'Wing Lai Lung' on track

'Wing Lai Lung' on track

Event goes ahead after requests to hold briefing at two places turned down

University student Thanawat Wongchai (centre) announces his group's plan to organise the 'Wing Lai Lung' running event, at Thammasat University in Bangkok on Monday. (Photo by Apichart Jinakul)
University student Thanawat Wongchai (centre) announces his group's plan to organise the 'Wing Lai Lung' running event, at Thammasat University in Bangkok on Monday. (Photo by Apichart Jinakul)

A group of anti-military university students has finally been able to hold a briefing on their "Wing Lai Lung" (Run to Oust the Uncle) event at Thammasat University after their earlier requests to use two places for the press conference were denied.

The group calls the event "Run Against Dictatorship" in English. But its Thai name, "Wing Lai Lung", literally meaning "Run to Oust the Uncle", apparently refers to Prime Minister Prayut Chan-o-cha, who is widely called "Lung Tu" (Uncle Tu). Tu is his nickname. 

The running event will be held on Jan 12 although police have yet to approve their proposed 6km route.

Thanawat Wongchai, an economics student from Chulalongkorn University and strategist of the Student Union of Thailand, told reporters at the university the run would start from the university via Phra Arthit Road, Phra Sumen Road and Phan Fa Bridge to the Democracy Monument. They will make three rounds around the monument before heading back to the university’s football field.

Participants could gather at the university from 4.30am and the run would start at 5.30am.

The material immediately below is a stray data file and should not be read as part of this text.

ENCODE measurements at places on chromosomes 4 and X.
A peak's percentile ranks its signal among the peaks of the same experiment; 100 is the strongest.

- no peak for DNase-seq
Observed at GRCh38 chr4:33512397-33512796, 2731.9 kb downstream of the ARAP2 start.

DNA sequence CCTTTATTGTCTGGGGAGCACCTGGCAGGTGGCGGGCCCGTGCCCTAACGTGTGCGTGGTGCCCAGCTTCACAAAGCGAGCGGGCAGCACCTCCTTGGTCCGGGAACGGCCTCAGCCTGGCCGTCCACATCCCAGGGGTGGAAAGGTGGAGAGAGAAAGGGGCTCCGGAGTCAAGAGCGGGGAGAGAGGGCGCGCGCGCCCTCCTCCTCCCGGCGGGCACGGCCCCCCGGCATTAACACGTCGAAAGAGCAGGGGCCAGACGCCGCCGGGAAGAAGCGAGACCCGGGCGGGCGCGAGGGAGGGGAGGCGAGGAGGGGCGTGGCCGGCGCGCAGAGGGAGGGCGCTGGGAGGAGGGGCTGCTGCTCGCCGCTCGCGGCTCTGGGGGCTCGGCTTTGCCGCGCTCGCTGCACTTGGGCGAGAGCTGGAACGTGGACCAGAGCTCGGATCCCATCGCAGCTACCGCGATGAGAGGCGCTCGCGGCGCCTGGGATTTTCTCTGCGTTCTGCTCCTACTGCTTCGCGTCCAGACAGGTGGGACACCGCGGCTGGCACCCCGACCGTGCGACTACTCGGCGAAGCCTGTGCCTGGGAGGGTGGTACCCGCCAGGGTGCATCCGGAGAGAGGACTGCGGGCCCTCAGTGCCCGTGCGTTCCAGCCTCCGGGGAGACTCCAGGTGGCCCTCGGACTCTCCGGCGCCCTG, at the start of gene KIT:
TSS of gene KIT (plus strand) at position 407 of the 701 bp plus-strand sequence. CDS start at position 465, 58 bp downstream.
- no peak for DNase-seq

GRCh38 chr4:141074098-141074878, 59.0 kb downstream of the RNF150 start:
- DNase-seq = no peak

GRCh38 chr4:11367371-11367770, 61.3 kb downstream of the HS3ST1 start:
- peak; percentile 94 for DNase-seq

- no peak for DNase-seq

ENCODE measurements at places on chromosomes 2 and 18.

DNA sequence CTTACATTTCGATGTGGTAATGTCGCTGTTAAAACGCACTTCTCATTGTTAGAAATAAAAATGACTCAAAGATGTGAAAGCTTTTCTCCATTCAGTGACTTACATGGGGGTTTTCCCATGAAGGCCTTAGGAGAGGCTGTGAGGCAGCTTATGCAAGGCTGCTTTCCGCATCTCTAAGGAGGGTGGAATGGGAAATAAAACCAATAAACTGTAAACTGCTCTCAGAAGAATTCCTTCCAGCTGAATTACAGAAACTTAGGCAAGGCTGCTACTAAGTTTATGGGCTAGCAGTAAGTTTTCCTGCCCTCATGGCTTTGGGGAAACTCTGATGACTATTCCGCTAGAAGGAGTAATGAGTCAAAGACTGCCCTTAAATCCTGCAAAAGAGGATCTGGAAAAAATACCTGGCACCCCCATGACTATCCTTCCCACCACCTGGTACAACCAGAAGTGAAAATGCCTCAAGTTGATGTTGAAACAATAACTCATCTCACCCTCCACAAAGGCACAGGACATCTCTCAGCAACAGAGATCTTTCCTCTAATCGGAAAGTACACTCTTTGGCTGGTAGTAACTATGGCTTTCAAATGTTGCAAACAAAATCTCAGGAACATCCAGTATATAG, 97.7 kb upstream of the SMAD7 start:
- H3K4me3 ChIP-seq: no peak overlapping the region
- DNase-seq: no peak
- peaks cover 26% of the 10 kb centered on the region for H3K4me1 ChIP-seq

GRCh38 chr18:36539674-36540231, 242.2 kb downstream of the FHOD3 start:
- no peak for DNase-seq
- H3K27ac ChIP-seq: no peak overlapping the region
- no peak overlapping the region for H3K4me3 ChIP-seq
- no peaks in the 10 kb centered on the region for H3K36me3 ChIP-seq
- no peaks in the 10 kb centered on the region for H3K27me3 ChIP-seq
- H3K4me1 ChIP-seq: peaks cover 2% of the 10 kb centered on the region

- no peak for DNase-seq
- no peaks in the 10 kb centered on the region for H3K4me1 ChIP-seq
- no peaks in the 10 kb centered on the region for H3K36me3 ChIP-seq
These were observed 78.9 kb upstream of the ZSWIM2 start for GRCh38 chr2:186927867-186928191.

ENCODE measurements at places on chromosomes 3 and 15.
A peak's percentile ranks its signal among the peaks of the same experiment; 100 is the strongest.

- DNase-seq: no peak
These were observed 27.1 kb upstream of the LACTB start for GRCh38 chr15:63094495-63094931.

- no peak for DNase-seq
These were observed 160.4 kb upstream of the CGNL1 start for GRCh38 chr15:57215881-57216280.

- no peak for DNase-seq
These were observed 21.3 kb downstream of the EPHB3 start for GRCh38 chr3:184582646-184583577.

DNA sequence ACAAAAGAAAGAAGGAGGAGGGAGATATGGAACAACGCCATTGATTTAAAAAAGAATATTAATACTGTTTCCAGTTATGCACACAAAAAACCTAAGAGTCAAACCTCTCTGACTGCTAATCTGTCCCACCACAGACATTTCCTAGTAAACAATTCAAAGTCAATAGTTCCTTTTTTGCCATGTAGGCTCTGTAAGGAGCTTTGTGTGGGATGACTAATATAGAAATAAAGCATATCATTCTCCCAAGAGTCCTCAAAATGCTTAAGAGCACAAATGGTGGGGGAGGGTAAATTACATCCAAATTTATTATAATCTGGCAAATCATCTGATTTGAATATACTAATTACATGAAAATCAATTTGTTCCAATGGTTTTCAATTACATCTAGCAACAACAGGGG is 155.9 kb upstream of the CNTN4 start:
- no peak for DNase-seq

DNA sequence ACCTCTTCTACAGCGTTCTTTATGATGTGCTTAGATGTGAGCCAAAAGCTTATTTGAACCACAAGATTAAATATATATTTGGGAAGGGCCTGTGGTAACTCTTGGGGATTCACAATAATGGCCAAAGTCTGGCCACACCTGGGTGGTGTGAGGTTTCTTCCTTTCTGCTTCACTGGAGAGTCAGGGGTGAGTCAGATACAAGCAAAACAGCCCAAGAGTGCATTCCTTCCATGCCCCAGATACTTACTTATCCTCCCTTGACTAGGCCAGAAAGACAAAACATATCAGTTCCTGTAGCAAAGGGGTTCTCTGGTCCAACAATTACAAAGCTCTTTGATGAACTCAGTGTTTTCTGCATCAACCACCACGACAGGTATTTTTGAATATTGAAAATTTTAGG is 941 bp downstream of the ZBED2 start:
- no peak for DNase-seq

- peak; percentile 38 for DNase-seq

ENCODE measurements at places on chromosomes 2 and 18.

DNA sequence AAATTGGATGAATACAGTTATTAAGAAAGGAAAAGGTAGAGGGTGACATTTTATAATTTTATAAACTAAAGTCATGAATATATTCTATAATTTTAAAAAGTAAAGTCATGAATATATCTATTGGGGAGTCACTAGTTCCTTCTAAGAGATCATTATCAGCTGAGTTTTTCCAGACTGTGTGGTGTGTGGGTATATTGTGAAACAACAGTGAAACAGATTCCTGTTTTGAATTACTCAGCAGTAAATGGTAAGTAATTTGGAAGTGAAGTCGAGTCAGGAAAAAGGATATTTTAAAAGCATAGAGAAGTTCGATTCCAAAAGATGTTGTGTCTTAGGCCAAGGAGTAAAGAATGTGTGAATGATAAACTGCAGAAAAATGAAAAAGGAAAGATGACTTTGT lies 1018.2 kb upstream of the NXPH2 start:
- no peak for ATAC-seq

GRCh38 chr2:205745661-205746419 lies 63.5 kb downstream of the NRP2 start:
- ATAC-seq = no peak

The organiser estimated a turnout of 2,000. No fee is charged for registering but for those who want a set of souvenirs — a jersey, medal and sticker, the registration fee is 600 baht, Mr Thanawat said.

When the runners reach the line, Mr Thanawat said they would declare their stand by demanding the government solve economic problems and fulfil their electoral pledges in three months, amend the constitution and unlock people’s rights and liberties and stop abusing power to help its cronies.

Mr Thanawat told reporters that his group had sent the running route to police for approval two weeks ago but had yet to receive a response.

In any case, his group would go ahead as planned since the organisation of a sports event did not require prior approval from authorities, Mr Thanawat said.

He denied that his group received support from any political party, saying the money used in organising it was raised from students, online media users and the sales of souvenirs.

The group also offers a trade-in programe with political undertones. Those who joined the pro-military People's Democratic Reform Committee protests five years ago could show their photos at the rallies or trade their whistles, a fashionable symbol of the demonstrations back then, for copies of the Safeguarding the Constitution medal for free.

The medal was awarded to both soldiers and civilians for their contribition to the crackdown of the Boworadet rebellion, led by a royalist army faction in 1933. The rebellion sought to revert the rule of the country back to absolute monarchy after Khana Ratsadon changed it to constitutional monarchy in the previous year. 

Last week, the group asked to use the FCCT office at Maneeya Center on Phloenchit Road for the briefing but was later turned down.

The FCCT explained it had been pressured by Pathumwan police, who found the title of the event was “objectionable” and that they considered it likely to create a “mob”.

“They also stated that there would be serious consequences for the FCCT — suggesting possible closure — if it did not comply with their request,” the FCCT wrote on Facebook on Dec 9. 

On Monday, the students were again turned down by the management of Royal Rattanakosin Hotel on Ratchadamnoen Avenue. They claimed the management was also pressured but the hotel’s staff told some Thai media one of their members called them to cancel it.

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